Our perception of curvature is based on our position relative to the object. Flat disks viewed from the side look no different than a straight line. (Welcome to Flatland.)

Curvature is deceptive. The presence of curvature changes the qualities of the object we are perceiving. It introduces nuance. Curvature usually adds an additional dimension.

This makes our position relative to objects a significant variable. The more accurate our angles, the more accurate our understanding. With time and experience, we discover the situations, experiences, and knowledge that seemed straight before, have subtle nuances.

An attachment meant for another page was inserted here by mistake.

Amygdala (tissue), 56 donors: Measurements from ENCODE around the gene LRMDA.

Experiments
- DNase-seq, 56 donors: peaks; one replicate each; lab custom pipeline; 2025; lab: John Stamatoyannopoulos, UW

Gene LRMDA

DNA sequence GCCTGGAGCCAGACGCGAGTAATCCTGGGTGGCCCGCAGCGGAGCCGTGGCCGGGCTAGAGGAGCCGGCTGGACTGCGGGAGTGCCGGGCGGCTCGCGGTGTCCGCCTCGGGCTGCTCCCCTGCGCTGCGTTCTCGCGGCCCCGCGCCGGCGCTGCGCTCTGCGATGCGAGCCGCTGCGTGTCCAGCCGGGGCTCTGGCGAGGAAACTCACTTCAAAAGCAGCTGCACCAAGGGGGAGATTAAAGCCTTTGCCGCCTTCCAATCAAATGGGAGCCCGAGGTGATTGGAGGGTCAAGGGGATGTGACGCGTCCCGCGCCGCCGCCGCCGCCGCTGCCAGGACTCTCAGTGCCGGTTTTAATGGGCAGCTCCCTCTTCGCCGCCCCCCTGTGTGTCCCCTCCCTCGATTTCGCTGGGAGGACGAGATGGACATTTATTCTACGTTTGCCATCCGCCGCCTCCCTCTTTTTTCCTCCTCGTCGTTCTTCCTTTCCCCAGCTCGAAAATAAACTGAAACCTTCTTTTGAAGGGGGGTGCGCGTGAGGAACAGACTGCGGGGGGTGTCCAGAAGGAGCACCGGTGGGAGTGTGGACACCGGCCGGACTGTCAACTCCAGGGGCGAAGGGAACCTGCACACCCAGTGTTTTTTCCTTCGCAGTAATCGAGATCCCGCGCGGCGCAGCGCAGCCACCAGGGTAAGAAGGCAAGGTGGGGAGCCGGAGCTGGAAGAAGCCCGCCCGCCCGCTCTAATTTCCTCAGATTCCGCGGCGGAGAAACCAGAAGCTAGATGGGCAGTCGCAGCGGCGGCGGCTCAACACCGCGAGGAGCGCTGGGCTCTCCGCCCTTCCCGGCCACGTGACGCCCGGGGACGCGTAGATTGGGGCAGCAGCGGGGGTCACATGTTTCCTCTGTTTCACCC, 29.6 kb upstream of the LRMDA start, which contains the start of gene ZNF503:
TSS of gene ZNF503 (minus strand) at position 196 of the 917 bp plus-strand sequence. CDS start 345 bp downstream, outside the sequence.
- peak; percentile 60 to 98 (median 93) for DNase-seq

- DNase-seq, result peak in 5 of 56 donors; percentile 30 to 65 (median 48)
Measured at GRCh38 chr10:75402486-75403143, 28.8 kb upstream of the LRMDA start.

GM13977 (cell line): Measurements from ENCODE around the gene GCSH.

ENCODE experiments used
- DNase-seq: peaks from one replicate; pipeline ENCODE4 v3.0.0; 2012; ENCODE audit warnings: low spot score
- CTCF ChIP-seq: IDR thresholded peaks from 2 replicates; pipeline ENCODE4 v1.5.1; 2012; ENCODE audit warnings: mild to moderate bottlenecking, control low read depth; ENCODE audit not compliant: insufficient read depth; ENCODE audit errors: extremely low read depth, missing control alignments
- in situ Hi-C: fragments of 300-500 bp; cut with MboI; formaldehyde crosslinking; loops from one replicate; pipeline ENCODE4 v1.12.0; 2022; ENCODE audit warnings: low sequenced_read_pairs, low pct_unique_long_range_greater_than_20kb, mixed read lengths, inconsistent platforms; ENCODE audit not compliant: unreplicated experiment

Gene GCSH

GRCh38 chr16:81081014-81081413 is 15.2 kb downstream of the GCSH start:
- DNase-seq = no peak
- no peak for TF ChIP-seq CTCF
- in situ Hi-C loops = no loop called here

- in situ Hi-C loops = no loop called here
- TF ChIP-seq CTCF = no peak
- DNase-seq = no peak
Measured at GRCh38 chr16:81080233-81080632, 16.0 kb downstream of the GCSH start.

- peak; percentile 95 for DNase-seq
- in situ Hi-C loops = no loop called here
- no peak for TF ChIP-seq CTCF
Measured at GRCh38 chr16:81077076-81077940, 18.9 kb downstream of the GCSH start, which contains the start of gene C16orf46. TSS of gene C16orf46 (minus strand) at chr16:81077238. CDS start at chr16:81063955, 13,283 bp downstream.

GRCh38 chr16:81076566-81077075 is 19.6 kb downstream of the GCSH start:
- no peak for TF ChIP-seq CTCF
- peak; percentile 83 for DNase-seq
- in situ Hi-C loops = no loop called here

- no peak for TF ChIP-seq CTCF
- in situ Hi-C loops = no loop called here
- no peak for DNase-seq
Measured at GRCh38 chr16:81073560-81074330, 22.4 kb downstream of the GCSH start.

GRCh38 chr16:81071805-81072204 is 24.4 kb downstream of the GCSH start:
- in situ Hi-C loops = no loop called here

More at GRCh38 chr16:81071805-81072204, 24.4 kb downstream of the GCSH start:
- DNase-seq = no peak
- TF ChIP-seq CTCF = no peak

The more we adjust our position, the more pronounced the curve becomes.

It might be useful to work back from a maximum possible curvature instead. This pre-accommodates our errors of prejudgement, misinformation, bias, favouritism, history and expectations.

This way, every step back from maximum curvature is an acknowledgement that we are less wong than we thought. A much easier concession that admitting how wrong we really were, to begin with.

Mel Poole

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